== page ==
Why iPhone 4 Users Won’t Officially Get Siri

News | Thursday February 2 2012 12:32 PM | Comments (0) Tags: , , ,

Right after the iPhone 4S, and with it
, a number of people wondered why won’t Apple let iPhone 4 users get Siri.
Some reasoned that the huge number of iPhone 4 devices in the market, along with
users would overload Apple ‘s servers in North Carolina, while others said that since the software was in beta, Apple wanted to restrict the number of users.
Linley Group chip analyst, Linley Gwennap, proposes another theory, one that seems the most credible until now. He says that Apple ‘s dual core A5 chip includes noise reduction technology called “earSmart” licensed from a Silicon Valley start-up, 
also included a dedicated Audience chip, the technology built into the outdated chip was effective only when the microphone was placed next to the speaker’s mouth.
In his report, Gwennap writes:
“Even after accounting for the dual Cortex-A9 CPUs and the large GPU that provides the A5 with industry-leading 3D graphics performance, the remaining die area seems too large for the usual mundane housekeeping logic. To reduce system cost and eliminate the extra package required for the Audience chip, Apple cut a deal to integrate the noise-reduction technology directly into its A5 processor, which appears in the iPhone 4S.
This situation helps explain why Apple does not offer Siri as a software upgrade on the iPhone 4. Although the older phone includes an Audience chip, the company has since improved its technology to handle ‘far-field speech,’ which means holding the device at arm’s length rather than directly in front of the mouth.”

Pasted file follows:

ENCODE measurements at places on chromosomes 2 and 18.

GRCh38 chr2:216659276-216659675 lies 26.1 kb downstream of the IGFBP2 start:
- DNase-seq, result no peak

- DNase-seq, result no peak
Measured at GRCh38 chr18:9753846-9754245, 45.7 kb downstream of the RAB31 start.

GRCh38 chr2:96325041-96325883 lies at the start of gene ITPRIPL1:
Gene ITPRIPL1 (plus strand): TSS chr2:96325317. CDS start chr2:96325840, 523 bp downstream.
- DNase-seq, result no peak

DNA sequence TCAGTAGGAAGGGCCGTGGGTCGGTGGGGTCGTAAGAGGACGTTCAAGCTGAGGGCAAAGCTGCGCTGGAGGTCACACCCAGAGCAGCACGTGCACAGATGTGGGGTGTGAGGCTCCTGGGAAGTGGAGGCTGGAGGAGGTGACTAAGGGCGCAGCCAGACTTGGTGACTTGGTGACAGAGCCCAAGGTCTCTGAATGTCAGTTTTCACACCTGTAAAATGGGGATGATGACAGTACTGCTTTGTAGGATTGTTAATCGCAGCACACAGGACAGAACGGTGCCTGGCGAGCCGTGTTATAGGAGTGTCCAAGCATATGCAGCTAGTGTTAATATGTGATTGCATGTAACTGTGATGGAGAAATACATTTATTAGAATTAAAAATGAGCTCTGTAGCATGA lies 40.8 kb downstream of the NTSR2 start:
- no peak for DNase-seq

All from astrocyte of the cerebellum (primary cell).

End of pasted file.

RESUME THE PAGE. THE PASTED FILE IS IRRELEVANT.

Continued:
Although Gwennap’s reasoning sufficiently explains the absence of Siri from the iPhone 4, it doesn’t explain why the
, which also has an A5 chip, doesn’t run Siri. Our assumption is that Apple wanted Siri’s AI engine to mature a bit more, before bringing it to more devices.
notes that Audience had disclosed its relationship with Apple in its S-1 filing, when it decided to go public:
Commencing in the three months ended December 31, 2011, Apple has integrated our processor IP in certain of its mobile phones. Pursuant to our agreement, this OEM [original equipment manufacturer] will pay us a royalty, on a quarterly basis, for the use of our processor IP for all mobile phones in which it is used.
Audience’s technology resides not just in Apple ‘s in-house chips, but also in devices manufactured by Samsung, LG, HTC and others.
This, however, doesn’t mean that Siri running on an iPhone is impossible. In fact, we’ve seen several
devices. It just means that the performance of Siri running on an
deems sufficient.

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